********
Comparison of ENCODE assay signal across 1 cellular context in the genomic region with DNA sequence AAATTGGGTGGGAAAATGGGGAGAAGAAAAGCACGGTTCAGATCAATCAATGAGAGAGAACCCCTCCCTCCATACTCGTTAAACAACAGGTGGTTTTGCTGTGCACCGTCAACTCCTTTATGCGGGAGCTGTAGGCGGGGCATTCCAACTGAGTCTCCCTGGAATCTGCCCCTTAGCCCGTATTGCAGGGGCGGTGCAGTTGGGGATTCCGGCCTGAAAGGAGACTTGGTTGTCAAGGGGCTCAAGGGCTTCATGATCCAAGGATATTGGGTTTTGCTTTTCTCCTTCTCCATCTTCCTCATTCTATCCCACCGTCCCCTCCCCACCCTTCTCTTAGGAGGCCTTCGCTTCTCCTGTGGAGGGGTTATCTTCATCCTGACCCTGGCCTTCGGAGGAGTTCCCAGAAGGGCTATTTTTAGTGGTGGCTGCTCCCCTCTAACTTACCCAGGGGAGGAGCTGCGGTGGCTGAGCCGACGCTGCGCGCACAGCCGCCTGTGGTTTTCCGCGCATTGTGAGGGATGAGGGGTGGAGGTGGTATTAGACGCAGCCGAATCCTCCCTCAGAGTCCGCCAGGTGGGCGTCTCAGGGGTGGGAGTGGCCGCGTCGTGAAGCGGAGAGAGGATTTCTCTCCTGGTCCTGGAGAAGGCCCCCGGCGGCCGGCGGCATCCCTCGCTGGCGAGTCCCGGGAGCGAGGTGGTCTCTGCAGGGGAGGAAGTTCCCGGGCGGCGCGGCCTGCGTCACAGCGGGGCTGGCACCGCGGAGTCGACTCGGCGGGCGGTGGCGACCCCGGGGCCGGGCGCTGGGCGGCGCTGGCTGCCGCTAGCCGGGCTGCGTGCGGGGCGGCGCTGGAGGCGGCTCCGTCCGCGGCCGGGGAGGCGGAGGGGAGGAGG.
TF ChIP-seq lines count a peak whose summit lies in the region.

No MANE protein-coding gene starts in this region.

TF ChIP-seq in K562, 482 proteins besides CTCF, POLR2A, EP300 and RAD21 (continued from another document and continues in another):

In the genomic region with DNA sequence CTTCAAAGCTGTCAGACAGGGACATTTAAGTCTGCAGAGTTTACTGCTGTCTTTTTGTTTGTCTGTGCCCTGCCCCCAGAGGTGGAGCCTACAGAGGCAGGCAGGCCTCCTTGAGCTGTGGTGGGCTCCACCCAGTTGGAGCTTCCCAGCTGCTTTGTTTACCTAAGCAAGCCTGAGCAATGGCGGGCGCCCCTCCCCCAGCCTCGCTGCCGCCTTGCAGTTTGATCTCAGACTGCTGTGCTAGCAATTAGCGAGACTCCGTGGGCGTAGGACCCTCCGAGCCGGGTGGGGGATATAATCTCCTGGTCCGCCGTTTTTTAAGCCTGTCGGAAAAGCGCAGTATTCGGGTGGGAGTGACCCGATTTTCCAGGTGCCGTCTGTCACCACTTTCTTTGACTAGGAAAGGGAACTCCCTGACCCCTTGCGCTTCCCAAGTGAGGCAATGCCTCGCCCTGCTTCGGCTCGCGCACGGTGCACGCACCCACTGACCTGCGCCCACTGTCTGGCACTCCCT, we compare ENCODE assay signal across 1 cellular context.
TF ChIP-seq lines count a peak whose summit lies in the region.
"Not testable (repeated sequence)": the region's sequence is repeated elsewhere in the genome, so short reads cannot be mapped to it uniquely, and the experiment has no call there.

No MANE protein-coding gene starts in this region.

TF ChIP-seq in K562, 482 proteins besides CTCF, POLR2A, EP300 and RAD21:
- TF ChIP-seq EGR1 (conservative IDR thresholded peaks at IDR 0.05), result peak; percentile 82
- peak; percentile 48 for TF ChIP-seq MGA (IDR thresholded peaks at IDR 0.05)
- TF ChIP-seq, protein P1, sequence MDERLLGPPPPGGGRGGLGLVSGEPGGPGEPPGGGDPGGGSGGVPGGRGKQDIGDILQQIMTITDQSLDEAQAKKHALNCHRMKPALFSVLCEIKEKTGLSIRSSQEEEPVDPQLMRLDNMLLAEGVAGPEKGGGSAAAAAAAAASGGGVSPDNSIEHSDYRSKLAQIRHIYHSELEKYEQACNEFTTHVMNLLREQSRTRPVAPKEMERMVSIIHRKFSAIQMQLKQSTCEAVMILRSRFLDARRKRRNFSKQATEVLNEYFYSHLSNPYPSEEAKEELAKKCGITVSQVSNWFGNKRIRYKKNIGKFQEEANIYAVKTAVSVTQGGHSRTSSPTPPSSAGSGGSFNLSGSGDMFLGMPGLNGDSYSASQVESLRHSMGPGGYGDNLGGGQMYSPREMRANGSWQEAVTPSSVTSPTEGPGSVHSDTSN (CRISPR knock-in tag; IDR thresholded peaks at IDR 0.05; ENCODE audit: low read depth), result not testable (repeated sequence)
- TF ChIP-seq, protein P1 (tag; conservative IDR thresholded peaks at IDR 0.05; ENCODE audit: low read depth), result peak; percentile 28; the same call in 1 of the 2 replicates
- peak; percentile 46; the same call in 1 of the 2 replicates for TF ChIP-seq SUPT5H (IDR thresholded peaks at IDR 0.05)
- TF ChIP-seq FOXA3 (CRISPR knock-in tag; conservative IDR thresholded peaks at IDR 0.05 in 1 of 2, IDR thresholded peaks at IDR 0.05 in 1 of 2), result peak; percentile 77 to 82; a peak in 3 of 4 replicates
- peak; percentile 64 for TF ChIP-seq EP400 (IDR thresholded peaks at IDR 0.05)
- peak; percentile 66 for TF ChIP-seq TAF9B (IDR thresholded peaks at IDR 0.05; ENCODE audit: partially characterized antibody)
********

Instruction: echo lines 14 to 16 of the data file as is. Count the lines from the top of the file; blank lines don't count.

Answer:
- peak; percentile 46; the same call in 1 of the 2 replicates for TF ChIP-seq SUPT5H (IDR thresholded peaks at IDR 0.05)
- TF ChIP-seq FOXA3 (CRISPR knock-in tag; conservative IDR thresholded peaks at IDR 0.05 in 1 of 2, IDR thresholded peaks at IDR 0.05 in 1 of 2), result peak; percentile 77 to 82; a peak in 3 of 4 replicates
- peak; percentile 64 for TF ChIP-seq EP400 (IDR thresholded peaks at IDR 0.05)